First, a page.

Obamacare Enrollments Near Goal, But It’s Too Soon to Announce Victory

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For Obamacare, the proof is in the numbers. The Obama administration announced late on Monday that so far, in March, 800,000 Americans signed up for health insurance via the insurance marketplaces created by the Affordable Care Act. That brings total enrollments to 5 million, with less than two weeks remaining for the six-month sign up period that ends on March 31. After that date, those individuals who do not purchase Obamacare-compliant policies, and do not qualify for the hardship exemption, will be fined a tax penalty amounting to $95 or 1 percent of income, whichever is greater, in 2014 — an amount that will increase through 2016.

“With only two weeks to go, we’re continuing to work hard to ensure that every American who wants to enroll in affordable coverage by the deadline of March 31 is able to do so,” wrote Centers for Medicare and Medicaid Services Director Marilyn Tavenner in the Monday news release announcing the enrollment figure.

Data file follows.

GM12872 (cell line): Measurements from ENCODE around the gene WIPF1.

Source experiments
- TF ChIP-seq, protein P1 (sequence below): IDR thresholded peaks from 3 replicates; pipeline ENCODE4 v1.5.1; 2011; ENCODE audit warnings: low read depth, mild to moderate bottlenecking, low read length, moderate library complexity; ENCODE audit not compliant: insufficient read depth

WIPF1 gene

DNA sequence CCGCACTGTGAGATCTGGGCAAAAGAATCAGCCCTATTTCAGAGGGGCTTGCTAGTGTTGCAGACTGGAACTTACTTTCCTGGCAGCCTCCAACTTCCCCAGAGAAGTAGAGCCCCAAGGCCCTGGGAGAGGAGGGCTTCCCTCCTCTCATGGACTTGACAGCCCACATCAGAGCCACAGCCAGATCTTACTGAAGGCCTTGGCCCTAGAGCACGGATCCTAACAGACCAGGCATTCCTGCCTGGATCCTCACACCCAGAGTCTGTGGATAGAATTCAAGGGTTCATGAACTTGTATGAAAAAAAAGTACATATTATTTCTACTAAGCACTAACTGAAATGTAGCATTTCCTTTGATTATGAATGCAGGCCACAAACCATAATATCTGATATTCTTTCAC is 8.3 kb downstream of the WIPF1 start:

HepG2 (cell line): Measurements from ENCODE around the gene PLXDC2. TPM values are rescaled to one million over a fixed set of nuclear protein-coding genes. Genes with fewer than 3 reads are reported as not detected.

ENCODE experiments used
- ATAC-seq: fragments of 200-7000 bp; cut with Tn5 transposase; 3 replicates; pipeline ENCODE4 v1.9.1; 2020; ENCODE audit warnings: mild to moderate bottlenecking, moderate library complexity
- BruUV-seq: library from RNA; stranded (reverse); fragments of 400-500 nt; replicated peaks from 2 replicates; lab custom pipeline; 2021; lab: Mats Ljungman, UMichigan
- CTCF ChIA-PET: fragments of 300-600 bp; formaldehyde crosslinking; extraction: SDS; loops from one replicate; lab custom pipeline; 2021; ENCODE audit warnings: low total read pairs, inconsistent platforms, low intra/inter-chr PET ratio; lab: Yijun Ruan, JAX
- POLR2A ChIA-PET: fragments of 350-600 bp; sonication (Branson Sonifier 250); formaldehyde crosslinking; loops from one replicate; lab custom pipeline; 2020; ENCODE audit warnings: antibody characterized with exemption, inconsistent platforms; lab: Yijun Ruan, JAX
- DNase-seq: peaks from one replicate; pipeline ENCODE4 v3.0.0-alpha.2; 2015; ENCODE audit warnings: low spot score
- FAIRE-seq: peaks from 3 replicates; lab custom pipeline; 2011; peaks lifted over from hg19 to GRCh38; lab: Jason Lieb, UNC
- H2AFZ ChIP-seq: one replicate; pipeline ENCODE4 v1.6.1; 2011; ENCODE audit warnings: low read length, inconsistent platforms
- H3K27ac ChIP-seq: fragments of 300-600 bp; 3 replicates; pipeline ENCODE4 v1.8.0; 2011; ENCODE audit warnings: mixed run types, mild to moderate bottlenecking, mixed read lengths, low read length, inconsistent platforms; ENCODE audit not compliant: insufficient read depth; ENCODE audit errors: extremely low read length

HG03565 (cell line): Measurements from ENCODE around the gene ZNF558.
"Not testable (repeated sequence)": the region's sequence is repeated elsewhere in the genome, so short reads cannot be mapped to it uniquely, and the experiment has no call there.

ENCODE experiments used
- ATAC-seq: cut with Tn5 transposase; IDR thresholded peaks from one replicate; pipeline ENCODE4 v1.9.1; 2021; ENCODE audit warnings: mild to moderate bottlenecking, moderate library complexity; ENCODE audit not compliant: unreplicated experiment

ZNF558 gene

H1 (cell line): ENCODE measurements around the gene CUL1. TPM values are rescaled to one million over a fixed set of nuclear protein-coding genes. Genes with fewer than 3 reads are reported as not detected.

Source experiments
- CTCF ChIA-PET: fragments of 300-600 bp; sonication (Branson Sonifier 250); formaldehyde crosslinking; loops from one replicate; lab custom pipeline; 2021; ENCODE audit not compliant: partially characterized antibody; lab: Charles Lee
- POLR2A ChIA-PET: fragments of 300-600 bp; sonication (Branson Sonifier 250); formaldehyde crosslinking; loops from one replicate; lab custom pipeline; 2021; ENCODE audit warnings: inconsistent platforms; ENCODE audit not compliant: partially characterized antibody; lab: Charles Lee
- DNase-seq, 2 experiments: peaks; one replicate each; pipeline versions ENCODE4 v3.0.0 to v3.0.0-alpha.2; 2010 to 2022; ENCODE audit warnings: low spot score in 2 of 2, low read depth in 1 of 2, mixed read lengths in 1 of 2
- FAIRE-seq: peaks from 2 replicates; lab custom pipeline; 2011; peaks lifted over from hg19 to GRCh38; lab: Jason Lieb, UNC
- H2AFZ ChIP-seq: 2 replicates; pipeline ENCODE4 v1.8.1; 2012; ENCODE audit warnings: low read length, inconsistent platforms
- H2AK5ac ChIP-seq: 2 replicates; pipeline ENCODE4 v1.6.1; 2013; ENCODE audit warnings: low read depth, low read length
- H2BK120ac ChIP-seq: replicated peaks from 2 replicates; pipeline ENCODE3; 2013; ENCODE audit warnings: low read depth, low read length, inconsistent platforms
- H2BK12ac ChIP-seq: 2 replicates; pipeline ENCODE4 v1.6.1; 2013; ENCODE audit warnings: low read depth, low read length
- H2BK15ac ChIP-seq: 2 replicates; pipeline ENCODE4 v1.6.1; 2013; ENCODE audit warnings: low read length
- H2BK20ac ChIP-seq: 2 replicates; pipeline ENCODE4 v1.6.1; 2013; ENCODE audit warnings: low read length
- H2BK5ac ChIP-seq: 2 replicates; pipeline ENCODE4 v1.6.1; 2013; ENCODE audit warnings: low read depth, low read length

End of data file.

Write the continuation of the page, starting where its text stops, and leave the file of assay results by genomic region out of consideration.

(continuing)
Originally, before the October 1 launch of the marketplace system, the nonpartisan Congressional Budget Office calculated that as many as 7 million people would enroll by March 31. But after the federally-created online insurance marketplaces launched with software errors and design flaws that for weeks caused hours-long wait times that prevented potential customers from creating accounts and completing the 30-step enrollment process, as well as sending insurers the wrong information, the CBO lowered the estimate to 6 million. In the final months of last year, administration documents obtained by Republican Representative Darrell Issa of California showed that in the first day after the federal online marketplaces went live, just 6 people nationwide had actually enrolled for insurance plans. By the second day, that number had only risen to 248.

Those low figures not only spurred Republican criticism, but put into question whether the enrollments would reach the administration’s targets. During the series of congressional hearings that followed the glitch-riddled exchange rollout, those responsible for overseeing the creation of the reform’s exchanges — including Tavenner and Department of Health and Human Services Secretary Kathleen Sebelius — expressed confidence that enrollment numbers would gain momentum as the signup deadline approached.

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